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## Characterizing Secondary Teachers’ Structural Reasoning

The Common Core State Standards for Mathematical Practice asks students to look for and make use of structure. Hence, mathematics teacher educators need to prepare teachers to support students’ structural reasoning. In this article, we present tasks and rubrics designed and validated to characterize teachers’ structural reasoning for the purposes of professional development. Initially, tasks were designed and improved using interviews and small pilot studies. Next, we gave written structure tasks to over 600 teachers in two countries and developed and validated rubrics to categorize responses. Our work contributes to the preparation and support of mathematics teachers as they develop their own structural reasoning and their ability to help students develop structural reasoning.

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## Designing for Sensemaking of Research: The Mathematics District Leader Research Group

In this article, I share a design-based research intervention meant to help mathematics district leaders build their capacity to engage with research quality. I present my design (i.e., principles, key features, and intervention structure) and elaborate on how the features of the design allowed for mathematics district leaders’ sensemaking of educational research quality, especially regarding the process for collecting data and research implications. I conclude with recommendations for mathematics teacher educators on how they might adapt my design to their contexts.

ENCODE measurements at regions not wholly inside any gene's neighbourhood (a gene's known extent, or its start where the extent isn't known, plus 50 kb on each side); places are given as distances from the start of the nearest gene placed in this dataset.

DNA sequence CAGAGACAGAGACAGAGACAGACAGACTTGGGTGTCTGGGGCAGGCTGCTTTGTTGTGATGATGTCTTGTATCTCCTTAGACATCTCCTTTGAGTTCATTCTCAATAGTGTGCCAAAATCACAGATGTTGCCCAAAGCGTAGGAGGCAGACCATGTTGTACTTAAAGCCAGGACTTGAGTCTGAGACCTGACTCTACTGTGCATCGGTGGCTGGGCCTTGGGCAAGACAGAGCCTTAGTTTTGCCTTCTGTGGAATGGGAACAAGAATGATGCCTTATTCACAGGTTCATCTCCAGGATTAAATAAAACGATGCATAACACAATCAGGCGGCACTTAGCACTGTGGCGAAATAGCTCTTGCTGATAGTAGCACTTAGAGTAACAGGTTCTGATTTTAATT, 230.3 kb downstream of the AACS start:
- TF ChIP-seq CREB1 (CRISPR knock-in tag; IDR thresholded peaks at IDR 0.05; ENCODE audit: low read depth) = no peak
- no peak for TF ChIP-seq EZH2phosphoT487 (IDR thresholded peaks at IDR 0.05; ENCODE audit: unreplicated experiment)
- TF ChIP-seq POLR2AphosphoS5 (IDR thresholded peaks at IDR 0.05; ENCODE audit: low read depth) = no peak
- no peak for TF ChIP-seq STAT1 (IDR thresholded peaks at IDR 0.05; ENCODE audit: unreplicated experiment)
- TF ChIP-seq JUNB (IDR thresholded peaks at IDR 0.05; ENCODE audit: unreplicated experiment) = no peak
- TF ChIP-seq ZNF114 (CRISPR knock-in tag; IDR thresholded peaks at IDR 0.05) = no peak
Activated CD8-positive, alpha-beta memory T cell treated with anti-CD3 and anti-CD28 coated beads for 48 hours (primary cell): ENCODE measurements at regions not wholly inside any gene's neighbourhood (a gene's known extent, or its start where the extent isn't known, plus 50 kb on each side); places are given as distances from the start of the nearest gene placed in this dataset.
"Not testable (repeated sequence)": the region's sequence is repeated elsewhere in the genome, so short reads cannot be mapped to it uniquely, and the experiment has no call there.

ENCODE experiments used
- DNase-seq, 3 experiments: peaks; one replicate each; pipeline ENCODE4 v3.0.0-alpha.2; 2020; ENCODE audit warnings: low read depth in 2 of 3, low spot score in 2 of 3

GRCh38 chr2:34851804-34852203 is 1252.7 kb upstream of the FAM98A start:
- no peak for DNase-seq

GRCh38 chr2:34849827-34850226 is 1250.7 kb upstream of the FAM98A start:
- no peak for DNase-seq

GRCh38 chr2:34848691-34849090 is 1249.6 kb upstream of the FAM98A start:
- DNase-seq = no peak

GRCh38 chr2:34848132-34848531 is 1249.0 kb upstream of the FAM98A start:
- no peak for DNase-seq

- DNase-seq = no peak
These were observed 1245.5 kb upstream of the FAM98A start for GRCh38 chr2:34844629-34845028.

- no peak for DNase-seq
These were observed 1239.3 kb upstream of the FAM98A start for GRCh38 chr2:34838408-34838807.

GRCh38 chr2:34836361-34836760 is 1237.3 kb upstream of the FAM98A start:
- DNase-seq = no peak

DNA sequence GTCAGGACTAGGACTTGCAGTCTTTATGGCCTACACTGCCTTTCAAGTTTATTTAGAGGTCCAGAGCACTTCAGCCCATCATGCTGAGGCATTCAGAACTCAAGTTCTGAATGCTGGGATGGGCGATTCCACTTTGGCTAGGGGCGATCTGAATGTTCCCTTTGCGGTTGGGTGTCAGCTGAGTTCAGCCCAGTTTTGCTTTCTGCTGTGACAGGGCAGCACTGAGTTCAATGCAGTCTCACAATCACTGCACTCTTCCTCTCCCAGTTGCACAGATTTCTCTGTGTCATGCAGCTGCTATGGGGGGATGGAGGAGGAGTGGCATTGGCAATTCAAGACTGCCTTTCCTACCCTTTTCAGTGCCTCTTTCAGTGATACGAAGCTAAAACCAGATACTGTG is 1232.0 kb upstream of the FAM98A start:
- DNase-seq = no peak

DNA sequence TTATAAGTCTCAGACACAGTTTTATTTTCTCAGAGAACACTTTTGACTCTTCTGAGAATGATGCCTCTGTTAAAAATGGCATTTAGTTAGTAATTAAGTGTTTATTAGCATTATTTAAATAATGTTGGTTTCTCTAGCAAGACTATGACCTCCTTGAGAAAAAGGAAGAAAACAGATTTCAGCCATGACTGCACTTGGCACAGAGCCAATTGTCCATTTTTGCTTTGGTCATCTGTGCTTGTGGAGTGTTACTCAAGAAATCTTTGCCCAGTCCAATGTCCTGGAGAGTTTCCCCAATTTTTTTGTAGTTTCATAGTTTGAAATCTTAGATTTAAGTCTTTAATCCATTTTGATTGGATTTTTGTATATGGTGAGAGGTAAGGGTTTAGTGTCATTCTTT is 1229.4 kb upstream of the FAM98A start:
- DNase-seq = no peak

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## Exploring Prospective Teachers’ Development of the Cartesian Form of Complex Numbers

In this study, we investigated prospective secondary mathematics teachers’ development of a meaning for the Cartesian form of complex numbers by examining the roots of quadratic equations through quantitative reasoning. Data included transcripts of the two sessions of classroom teaching experiments prospective teachers participated in, written artifacts from these teaching sessions, and their answers to pre-and-post written assessment questions. Results point toward prospective teachers’ improved meanings regarding the definition of complex numbers and the algebraic and geometrical meanings of the Cartesian form of complex numbers. Implications for mathematics teacher education include providing specific tasks and strategies for strengthening the knowledge of prospective and in-service teachers.

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## Are We Preparing Agents of Change or Instruments of Inequity? Teaching Toward Antiracist Mathematics Teacher Education

The authors began this work with the understandings that (a) there is no “neutral” when it comes to the teaching of mathematics, and (b) mathematics teacher educators need to do something to help produce teachers of mathematics that develop students’ relationships with mathematics and push against the inequities that exist both within and outside of the classrooms in which they will teach. In response, the authors created, deployed, and studied a learning module in an attempt to enact antiracist mathematics teacher education. The learning module activities, the findings about the learning from the prospective teachers who engaged in the module, and messages for mathematics teacher educators who want to engage in this work are shared.